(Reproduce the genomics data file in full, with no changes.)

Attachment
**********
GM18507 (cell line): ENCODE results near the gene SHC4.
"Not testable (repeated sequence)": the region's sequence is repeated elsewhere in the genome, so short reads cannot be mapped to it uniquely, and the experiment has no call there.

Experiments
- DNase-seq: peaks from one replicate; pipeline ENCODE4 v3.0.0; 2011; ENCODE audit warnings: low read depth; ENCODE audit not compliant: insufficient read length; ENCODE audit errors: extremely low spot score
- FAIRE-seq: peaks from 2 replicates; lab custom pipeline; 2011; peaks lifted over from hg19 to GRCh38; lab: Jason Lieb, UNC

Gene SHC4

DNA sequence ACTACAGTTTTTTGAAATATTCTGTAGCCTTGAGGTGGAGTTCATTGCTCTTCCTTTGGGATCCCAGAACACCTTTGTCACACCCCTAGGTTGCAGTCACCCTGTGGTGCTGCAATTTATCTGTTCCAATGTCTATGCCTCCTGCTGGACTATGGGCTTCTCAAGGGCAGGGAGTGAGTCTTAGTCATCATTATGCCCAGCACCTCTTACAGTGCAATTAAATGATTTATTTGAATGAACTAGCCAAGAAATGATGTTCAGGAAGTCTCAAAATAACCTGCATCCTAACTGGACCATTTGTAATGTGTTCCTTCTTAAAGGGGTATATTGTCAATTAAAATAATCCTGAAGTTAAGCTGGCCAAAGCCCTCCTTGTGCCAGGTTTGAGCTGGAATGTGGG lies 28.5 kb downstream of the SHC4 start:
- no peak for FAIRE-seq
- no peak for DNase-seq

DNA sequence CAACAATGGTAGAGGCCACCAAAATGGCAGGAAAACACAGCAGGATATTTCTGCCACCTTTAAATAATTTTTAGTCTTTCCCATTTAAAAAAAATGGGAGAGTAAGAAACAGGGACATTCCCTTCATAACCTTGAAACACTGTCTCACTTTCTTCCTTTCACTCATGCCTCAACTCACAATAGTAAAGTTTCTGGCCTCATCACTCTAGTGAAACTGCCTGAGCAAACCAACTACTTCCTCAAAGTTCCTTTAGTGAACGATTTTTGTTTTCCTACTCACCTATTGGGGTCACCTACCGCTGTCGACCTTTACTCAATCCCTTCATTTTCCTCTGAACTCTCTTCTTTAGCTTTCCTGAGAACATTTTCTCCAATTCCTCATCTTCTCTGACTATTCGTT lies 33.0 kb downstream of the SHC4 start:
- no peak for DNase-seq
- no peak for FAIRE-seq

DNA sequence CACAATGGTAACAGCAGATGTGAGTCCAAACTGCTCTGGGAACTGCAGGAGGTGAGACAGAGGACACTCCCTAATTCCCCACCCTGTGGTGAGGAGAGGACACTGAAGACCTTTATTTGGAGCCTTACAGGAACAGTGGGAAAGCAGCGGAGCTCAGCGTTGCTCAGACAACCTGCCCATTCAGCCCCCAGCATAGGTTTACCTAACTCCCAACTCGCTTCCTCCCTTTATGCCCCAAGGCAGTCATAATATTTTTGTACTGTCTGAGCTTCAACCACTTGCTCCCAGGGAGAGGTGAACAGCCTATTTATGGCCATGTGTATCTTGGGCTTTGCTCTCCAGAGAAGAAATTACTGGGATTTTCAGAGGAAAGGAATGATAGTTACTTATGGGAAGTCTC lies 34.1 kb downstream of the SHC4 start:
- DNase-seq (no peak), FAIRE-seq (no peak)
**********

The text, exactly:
GM18507 (cell line): ENCODE results near the gene SHC4.
"Not testable (repeated sequence)": the region's sequence is repeated elsewhere in the genome, so short reads cannot be mapped to it uniquely, and the experiment has no call there.

Experiments
- DNase-seq: peaks from one replicate; pipeline ENCODE4 v3.0.0; 2011; ENCODE audit warnings: low read depth; ENCODE audit not compliant: insufficient read length; ENCODE audit errors: extremely low spot score
- FAIRE-seq: peaks from 2 replicates; lab custom pipeline; 2011; peaks lifted over from hg19 to GRCh38; lab: Jason Lieb, UNC

Gene SHC4

DNA sequence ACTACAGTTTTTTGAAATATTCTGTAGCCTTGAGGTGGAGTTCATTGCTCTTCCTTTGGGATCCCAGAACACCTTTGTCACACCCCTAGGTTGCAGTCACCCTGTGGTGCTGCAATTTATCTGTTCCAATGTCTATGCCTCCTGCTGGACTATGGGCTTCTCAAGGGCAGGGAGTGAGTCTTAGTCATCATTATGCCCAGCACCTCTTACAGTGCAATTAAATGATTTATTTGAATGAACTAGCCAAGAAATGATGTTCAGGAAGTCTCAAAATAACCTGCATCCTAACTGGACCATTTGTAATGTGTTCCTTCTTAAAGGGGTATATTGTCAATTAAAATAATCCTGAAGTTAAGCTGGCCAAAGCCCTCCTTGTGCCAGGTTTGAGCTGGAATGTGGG lies 28.5 kb downstream of the SHC4 start:
- no peak for FAIRE-seq
- no peak for DNase-seq

DNA sequence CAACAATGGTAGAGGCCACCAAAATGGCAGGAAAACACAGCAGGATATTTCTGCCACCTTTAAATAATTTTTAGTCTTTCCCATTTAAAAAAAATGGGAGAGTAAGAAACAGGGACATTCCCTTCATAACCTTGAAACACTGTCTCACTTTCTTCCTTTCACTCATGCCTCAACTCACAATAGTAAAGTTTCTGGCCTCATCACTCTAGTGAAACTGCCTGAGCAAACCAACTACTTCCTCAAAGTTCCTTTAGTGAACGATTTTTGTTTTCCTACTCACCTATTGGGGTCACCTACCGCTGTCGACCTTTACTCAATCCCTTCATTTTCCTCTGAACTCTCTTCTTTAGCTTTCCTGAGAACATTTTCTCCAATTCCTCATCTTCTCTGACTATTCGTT lies 33.0 kb downstream of the SHC4 start:
- no peak for DNase-seq
- no peak for FAIRE-seq

DNA sequence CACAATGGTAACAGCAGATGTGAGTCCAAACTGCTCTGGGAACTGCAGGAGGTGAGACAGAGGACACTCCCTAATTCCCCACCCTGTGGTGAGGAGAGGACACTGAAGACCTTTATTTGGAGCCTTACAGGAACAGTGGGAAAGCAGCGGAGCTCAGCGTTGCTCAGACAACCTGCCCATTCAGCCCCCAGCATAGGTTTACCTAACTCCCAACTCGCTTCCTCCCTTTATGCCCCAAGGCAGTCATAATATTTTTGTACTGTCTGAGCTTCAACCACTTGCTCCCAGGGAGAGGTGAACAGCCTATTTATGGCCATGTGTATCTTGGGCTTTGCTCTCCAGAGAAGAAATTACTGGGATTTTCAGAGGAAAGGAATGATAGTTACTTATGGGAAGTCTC lies 34.1 kb downstream of the SHC4 start:
- DNase-seq (no peak), FAIRE-seq (no peak)